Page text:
The Trout Lake Conservation Association (TLCA) is concerned about development on the lake, and how this development could affect our drinking water. “We feel our concerns have not been addressed or largely ignored,” explained Anthony Falconi, the President of the Association.
In August of 2022, the City of North Bay received a draft of a new watershed study. The study was intended to help guide the city’s development plans and the information within would be incorporated into the official plan.
See: Conservation Association wants more for Trout Lake
“There were a lot of concerns that were raised during the public consultation,” the city held before the draft study was complete, noted Liza Vandermeer, of the TLCA. Of primary concern was the amount of lakeshore lots available for development, and how this would affect the phosphorus levels and overall water quality.
After the consultations and the study arrived, the issue fell silent for about a year. The city has the study and other documents relating to the watershed posted on its website, but the TLCA would like to have this watershed study looked over some more. Ideally, the group wants a third party to have a look to question some of the findings.
“They’re recommending that Trout Lake could accommodate an additional 100 lots,” Vandermeer noted, “and we’re really concerned about that. Some of the science is questionable,” that led to that conclusion, she added.
She noted that the Ministry of Environment and the Ministry of Natural Resources “would have been involved in reviewing” these watershed studies, but neither has looked over this one, the TLCA noted. “There’s nobody who’s taken a look at this to see whether they agree that those are valid assumptions,” Vandermeer said.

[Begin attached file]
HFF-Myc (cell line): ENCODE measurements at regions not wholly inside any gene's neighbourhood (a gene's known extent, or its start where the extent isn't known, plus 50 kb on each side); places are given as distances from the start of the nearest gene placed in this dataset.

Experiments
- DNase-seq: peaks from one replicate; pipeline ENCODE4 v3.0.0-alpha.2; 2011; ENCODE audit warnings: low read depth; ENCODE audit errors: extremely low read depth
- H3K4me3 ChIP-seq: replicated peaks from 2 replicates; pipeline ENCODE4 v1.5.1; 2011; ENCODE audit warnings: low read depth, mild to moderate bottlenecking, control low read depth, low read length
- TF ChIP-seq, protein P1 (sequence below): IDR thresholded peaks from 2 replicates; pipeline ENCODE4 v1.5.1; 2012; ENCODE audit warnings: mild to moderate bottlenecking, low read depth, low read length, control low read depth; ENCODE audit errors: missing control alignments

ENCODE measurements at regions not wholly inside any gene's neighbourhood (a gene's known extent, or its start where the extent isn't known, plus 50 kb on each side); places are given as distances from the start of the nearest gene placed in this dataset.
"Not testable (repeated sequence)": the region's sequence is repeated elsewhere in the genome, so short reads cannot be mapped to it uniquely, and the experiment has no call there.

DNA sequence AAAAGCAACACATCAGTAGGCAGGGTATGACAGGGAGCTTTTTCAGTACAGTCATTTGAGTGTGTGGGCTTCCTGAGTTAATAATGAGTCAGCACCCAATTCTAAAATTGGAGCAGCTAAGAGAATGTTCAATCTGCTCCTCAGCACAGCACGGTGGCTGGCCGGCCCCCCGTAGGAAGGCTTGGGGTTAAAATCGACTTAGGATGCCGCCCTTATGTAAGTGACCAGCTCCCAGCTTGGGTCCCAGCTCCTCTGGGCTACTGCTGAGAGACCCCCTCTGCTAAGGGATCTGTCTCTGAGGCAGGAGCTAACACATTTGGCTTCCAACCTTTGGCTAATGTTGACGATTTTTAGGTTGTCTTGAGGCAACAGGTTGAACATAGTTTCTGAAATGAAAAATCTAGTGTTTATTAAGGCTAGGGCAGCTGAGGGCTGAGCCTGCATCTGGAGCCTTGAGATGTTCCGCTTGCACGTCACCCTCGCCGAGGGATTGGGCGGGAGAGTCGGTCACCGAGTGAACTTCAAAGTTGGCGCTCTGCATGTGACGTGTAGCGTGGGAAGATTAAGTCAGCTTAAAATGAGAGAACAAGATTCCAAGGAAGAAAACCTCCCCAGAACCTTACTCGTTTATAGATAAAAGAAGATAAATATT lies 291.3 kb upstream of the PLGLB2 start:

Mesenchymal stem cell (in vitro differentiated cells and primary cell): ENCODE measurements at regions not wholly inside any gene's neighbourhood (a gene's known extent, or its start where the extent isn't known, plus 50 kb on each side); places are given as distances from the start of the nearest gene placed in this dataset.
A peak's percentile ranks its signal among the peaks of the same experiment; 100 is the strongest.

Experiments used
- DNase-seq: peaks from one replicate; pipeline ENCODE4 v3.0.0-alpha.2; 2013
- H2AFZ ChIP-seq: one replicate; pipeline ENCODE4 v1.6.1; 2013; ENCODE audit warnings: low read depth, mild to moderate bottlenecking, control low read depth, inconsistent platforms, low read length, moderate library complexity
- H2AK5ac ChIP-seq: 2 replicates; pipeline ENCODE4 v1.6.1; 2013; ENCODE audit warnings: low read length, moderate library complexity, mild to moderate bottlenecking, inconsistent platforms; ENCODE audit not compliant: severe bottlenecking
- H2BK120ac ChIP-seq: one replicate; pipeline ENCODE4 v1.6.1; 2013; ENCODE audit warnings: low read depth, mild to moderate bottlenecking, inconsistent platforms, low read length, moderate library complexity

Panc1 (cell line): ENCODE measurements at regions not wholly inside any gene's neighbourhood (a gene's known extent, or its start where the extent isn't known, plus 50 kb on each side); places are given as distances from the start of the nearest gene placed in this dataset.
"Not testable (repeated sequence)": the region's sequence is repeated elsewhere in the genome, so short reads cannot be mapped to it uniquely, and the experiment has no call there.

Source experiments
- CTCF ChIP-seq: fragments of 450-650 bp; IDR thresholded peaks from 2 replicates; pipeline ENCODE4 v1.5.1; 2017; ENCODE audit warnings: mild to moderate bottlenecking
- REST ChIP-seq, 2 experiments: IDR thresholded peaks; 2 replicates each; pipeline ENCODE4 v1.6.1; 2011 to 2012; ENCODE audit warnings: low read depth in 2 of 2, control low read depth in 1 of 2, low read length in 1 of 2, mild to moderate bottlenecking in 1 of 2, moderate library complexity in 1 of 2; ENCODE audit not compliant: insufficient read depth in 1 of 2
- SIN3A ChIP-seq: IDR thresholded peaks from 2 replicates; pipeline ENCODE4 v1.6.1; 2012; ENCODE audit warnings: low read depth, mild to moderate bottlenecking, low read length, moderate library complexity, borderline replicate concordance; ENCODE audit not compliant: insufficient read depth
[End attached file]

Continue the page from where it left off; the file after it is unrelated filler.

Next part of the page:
For instance, the TLCA mentioned that the study’s findings regarding the amount of phosphorus entering the lake were based on “measurements from properties on Northshore Road,” where there are “tertiary septic systems with advanced technologies.”
The association suspects these advanced septic systems “do not represent typical retention rates” of the septic systems “that the majority of homes and cottages have on the lake.”
Also troubling for TLCA members is the watershed study neglects to account for any “effects on Trout Lake from climate change.” Forest fires, rising temperatures, and other environmental factors “impact” the lake, Vandermeer said, and “the effects of climate change are outside the scope of this study,” she added.
Hence, the association is calling on the city to review the document to double check the findings.
“We’re asking the city to seek input from the ministry or some other peer review to check how the model was run to ensure the conclusions are valid because it is going to be so significant to the future of Trout Lake.”
David Briggs is a Local Journalism Initiative reporter who works out of BayToday, a publication of Village Media. The Local Journalism Initiative is funded by the Government of Canada.
David Briggs, Local Journalism Initiative Reporter, BayToday.ca